Thursday, January 05, 2006

Situated Language - Situated Learning

Just reading James Gee Situated Language and Learning and a very interesting read it is. He speaks about the three kinds of learning: natural, instructed and cultural, and consequently I start to think about my own learning of blogging and other web 2.0 tools that I have come to know in the last six months. The learning is not instructed by anyone, it is “just in time learning”, and if I want to know something I go in search of it (see Steve Dembo’s post about where teachers go to find out things) and I read and imitate. In the last resort I just click it and see. When Gee talks about the learning of a first language (he implies that humans are hardwired to pick up on a first language) I again think about my own experience. For three years I spoke my first language (didn’t learn to write in it, though) and then learnt my second language at school. For a variety of reasons I stopped speaking my first language in the next few years and although I understood it (and still do) I am unconfident and deficient in speaking (and writing in it). My mother often speaks to me in Dutch and I answer in English and it has been like that for most of my life. I can still remember learning to speak English as my second language, and my interest in what I could express in it (an example is learning the concept of “damp”).
This has to do with my identity. Gee reminds us that our first language is “connected to … family and community. Thus a person’s vernacular dialect is closely connected to his or her initial sense of self and belonging in life.” (p. 17) I had never thought of that before. There are things I couldn’t speak to my mother about growing up, as we didn’t share a common language. The sad thing is that I didn’t keep my first language. I wish the technology had existed to record my speaking a language I have now forgotten. Speaking of identity (and the very common experience of being the child of migrant parents) here is a photo of my mother’s grandparents. There were taken in Holland about 100 years ago I think. These ancestors of mine are Pieter and Cornelia Willems and Hanneke and Josina Van Dongen. Coming back to James Gee, however, his argument that schools should change to take account of what students bring to school in the way of language and that learning should be situated in the culture (very gross over-simplifications of what he is saying) is interesting and thought-provoking. It also fits in very well with a presentation by Jay Cross on his Informal Learning Research which is really well worth viewing and listening to.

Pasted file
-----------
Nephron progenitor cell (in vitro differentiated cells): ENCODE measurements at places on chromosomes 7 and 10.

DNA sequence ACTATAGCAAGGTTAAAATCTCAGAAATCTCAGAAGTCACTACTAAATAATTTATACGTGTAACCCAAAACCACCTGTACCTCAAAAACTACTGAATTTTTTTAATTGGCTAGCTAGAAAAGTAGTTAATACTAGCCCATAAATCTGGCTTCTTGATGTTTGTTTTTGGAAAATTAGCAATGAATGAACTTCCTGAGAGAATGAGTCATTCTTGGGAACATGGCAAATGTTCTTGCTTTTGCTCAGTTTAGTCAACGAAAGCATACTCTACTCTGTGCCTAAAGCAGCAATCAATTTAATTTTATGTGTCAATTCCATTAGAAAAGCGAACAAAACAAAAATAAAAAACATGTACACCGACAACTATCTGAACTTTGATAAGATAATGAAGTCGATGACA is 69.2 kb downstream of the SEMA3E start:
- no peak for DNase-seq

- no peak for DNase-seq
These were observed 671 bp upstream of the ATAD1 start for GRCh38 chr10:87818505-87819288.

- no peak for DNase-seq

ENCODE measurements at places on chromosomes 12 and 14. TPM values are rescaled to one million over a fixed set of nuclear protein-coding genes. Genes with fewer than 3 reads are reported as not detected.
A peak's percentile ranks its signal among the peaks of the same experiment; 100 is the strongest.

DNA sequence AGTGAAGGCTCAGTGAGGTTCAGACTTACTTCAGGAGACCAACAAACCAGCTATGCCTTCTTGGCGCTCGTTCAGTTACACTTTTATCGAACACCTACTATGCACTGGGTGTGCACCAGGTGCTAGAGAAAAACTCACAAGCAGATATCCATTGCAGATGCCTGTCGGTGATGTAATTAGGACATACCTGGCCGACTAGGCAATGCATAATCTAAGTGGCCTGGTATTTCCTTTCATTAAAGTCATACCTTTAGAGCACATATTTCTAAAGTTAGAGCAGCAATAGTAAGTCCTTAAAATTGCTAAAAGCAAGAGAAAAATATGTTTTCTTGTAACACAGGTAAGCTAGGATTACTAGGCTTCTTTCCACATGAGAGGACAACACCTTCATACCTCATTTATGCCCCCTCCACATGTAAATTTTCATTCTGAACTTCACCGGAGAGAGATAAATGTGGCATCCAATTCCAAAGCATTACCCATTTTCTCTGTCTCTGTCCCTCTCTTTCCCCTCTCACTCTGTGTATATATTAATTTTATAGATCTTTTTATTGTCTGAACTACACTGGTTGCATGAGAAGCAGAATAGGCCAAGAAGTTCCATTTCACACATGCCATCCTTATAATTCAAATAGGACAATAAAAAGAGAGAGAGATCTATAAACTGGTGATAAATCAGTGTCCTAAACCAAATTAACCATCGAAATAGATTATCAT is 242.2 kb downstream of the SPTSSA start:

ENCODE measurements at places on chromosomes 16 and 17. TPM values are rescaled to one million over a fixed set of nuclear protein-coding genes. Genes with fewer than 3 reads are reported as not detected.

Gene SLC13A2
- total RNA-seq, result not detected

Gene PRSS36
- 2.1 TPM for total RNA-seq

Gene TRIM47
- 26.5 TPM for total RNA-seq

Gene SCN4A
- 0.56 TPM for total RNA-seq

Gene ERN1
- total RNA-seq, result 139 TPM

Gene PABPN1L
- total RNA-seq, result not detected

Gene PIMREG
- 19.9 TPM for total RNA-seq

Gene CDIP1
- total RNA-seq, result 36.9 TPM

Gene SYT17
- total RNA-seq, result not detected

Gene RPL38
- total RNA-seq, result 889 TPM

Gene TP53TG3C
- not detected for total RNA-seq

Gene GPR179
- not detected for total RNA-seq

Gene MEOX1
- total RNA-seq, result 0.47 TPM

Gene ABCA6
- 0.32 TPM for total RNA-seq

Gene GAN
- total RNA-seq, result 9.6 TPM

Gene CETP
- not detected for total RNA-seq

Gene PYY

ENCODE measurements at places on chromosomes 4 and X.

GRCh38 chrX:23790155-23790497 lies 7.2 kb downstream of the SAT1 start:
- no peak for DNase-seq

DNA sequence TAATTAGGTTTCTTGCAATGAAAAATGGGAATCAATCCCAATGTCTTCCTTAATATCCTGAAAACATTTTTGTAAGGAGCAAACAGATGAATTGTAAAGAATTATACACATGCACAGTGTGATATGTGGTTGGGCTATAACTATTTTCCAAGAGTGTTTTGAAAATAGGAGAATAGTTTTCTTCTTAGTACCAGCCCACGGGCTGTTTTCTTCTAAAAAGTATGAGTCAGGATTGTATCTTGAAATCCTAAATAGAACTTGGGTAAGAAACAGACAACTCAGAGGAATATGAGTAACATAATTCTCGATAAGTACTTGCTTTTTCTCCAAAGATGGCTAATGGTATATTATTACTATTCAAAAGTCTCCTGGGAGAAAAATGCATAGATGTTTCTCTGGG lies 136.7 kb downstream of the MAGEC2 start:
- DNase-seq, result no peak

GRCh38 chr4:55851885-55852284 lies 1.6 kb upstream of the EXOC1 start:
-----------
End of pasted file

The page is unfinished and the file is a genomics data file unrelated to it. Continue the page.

1 comment:

  1. Yeah, this is a interesting book. Sounds like you're having a feast of holiday reading, Jo!